Getting on the score sheet, footballers tell us, is "always nice". There are various methods via which they choose to express this glee, but the tried-and-trusted ones never go out of fashion. Here's ten of the most clichéd goal celebrations courtesy of Football Clichés...
1. The knee-slide
An extremely camera-friendly celebration, excellent proponents of this particular technique are Steven Gerrard, Didier Drogba and, among the managers, Jose Mourinho. Only advisable when the playing surface is greasy, the correct method is a shallow jump, followed by as long a slide as possible. In a rare articulation between football and curling, any slide that ends just before the corner flag or touchline is considered the benchmark.
2. The Tardelli
The purest, most beautiful goal celebration of them all. Unbridled joy. The 1982 original's magic is in the bend of the run, the fact that he's not sure what to do with himself and the perfect setting of a World Cup final.
However, despite its basic appeal, it is something we are yet to witness properly from an Englishman. Much like moped-riding and tight jeans, it is apparently something only Italians can carry off - other exponents include Filippo Inzaghi and Paolo Di Canio.
3. Grabbing the ball
Another classic, if perhaps not strictly a celebration. The context can vary slightly, but the general theme is the same. A team requires two or more goals to get back level in a game/cup tie, and they scramble home the first of them. The scorer then tries, as hard as he did to get the ball in the net, to reclaim the ball in order to hasten the game's restart. This is, as we all should know, utterly pointless.
Nevertheless, the scorer's determination to claim the ball and take it back to the centre circle is often matched only by the opposing goalkeeper's desire to stop him doing so. This is a frequent source for the phenomenon known as "handbags".
4. The slalom
Usually the celebration of choice for players who may not often get the chance, the slalom requires skill and speed to gleefully evade any teammates intent on mobbing them. Another example of an expression of raw emotion, but perhaps without the gravitas and drama of the aforementioned Tardelli.
5. The Messiah
There are moments of genius that can be capped with the sort of celebration only a supreme bit of skill deserves. With arms outstretched, "receiving" the fans acclaim, the player does not need to run anywhere. Let the plaudits come to him. An understated gem of a celebration.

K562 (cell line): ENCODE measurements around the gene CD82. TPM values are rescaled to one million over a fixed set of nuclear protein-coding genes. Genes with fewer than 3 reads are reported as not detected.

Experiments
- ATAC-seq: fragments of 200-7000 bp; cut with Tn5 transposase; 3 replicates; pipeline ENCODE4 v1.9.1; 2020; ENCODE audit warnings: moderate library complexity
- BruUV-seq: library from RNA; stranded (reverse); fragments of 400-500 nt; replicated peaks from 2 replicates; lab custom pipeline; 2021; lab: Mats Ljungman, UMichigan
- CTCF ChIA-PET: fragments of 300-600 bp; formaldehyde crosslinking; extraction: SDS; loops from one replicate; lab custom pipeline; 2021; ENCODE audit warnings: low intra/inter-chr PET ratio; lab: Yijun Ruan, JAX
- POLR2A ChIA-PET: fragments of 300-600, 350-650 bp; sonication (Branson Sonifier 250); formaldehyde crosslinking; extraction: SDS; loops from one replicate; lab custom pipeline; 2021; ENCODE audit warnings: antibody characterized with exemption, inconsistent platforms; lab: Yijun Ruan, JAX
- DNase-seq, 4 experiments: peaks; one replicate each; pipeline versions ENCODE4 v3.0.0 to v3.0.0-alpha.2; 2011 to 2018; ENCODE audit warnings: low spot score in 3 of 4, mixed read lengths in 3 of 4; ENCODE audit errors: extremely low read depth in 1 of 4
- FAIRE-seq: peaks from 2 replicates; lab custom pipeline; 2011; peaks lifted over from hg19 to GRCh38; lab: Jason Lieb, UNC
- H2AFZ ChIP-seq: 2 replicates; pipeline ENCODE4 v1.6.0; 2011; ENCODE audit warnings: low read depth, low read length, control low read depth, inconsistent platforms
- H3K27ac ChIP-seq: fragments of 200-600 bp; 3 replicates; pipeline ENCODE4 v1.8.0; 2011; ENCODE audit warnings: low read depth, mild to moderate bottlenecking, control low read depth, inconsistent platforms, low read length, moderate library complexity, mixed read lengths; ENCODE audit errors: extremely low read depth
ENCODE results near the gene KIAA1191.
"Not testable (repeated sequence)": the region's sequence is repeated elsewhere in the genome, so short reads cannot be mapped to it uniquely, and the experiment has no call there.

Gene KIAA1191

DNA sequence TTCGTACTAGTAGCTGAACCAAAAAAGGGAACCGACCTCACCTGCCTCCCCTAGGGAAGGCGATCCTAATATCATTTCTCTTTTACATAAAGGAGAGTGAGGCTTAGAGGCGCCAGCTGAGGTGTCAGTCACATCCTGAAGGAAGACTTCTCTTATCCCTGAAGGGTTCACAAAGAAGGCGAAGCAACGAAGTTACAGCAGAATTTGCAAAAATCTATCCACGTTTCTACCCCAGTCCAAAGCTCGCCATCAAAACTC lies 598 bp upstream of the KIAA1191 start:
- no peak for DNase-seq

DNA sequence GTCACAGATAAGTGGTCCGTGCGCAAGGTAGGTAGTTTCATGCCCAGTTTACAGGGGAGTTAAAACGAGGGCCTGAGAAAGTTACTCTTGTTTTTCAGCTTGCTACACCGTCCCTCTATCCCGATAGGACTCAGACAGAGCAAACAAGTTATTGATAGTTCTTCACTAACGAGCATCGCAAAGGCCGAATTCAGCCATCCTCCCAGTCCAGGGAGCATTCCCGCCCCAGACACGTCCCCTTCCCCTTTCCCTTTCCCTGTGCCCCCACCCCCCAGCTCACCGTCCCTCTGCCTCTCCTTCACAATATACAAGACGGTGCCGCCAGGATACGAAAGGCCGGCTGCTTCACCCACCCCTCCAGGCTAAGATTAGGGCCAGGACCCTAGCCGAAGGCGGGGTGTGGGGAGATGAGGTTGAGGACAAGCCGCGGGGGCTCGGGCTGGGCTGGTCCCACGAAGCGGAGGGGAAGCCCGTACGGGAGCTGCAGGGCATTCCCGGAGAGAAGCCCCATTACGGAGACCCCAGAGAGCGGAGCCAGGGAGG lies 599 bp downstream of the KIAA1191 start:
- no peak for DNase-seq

This celebration often appears to signal the icing on the cake - the completion of a hat-trick, a last-minute sealer in a major final, or the last goal of a championship-winning season.
6. Pointing at your own name
One of the more awkward goal celebrations, requiring a 180-degree swivel while running towards the crowd, with both of the goalscorer's thumbs pointing down to the name on the back of his shirt. An often ill-advised act of showmanship, but a handy reminder to anyone who may have actually forgotten his name.
7. The Jump 'n Punch
Another solid and traditional method. Often the celebration of choice when a schoolboy dreams about scoring a cup-final goal, the jump and punch represents an effective expression of joy. The take-off must be judged accurately, like a long jump attempt, and the air-punch perfectly timed to coincide with the zenith of the leap.
8. The backflip(s)
An example of when the impressiveness of the celebration bears no relation to the quality of the goal being celebrated. However, one must not begrudge these gymnasts their opportunity. This spectacular method has traditionally been reserved exclusively for African imports such as Obafemi Martins, Celestine Babayaro...and Peter Beagrie.
9. The Touchline Beeline
A goalscorer, wishing to show emphatic support for an under-fire manager, may wish to dedicate their goal by running directly to the dugout. This must be accompanied by a direct point of the finger to establish to all and sundry the destination of the celebration. One of the more heartwarming goal celebrations, along with the baby-cradling method pioneered by Brazil's Bebeto at USA '94.
10. The non-celebration
The turnover of players in the modern era is such that strikers are continually finding the net on their old stomping grounds against former clubs. This has led to the frequent appearance of the non-celebration, as the straight-faced goalscorer reluctantly (but very, very knowingly) accepts the congratulations of his utterly unconcerned teammates. Often acclaimed as "classy" or "a nice touch", the non-celebration is deceptively egotistical, so successful is it in drawing attention to the supposedly limelight-shunning scorer.